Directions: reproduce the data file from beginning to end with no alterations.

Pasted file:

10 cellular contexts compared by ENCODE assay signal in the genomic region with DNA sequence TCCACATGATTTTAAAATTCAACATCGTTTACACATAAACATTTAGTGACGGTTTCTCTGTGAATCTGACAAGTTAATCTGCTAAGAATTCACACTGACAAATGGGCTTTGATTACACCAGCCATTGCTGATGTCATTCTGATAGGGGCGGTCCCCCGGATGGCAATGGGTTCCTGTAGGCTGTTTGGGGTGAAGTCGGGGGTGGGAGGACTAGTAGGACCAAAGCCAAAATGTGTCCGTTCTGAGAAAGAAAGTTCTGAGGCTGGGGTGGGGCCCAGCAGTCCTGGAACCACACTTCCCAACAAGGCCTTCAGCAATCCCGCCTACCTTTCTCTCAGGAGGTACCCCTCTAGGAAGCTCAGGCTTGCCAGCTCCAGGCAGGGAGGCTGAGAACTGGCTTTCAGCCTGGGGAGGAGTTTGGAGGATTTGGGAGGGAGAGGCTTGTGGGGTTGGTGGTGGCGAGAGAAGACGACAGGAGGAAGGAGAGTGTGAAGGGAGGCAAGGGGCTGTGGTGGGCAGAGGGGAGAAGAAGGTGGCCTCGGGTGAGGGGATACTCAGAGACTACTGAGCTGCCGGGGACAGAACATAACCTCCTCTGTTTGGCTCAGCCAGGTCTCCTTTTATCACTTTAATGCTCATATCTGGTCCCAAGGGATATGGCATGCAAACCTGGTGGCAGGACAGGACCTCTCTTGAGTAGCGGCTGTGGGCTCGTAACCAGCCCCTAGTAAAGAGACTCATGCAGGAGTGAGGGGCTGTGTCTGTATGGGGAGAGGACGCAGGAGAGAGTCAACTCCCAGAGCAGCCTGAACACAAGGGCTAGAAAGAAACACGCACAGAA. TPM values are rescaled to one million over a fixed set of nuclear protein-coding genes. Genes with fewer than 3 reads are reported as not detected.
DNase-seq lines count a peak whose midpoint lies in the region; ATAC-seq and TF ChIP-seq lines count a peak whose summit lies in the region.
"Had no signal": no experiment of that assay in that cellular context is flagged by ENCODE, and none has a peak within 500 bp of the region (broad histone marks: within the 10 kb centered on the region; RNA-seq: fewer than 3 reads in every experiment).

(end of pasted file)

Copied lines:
10 cellular contexts compared by ENCODE assay signal in the genomic region with DNA sequence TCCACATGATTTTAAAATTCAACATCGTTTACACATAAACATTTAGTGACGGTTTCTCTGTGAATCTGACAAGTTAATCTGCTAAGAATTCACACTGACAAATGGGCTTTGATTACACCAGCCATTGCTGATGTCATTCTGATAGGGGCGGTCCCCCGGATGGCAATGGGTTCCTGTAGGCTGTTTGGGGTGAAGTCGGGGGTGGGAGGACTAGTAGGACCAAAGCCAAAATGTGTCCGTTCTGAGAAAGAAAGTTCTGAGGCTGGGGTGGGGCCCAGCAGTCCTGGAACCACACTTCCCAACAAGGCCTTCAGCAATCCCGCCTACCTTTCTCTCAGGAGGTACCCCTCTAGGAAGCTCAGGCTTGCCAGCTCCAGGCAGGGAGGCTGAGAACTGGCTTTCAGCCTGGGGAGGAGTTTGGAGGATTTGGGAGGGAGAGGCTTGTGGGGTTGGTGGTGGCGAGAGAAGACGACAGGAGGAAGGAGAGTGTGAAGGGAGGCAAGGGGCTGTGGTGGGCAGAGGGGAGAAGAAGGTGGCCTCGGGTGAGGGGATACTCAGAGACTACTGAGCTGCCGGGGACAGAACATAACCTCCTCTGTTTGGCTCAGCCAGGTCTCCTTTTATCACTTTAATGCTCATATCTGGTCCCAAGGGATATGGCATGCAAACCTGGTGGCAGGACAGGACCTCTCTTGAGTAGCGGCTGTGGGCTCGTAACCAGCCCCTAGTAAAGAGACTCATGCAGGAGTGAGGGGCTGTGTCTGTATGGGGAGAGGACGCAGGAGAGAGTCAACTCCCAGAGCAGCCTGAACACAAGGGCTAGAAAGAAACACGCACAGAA. TPM values are rescaled to one million over a fixed set of nuclear protein-coding genes. Genes with fewer than 3 reads are reported as not detected.
DNase-seq lines count a peak whose midpoint lies in the region; ATAC-seq and TF ChIP-seq lines count a peak whose summit lies in the region.
"Had no signal": no experiment of that assay in that cellular context is flagged by ENCODE, and none has a peak within 500 bp of the region (broad histone marks: within the 10 kb centered on the region; RNA-seq: fewer than 3 reads in every experiment).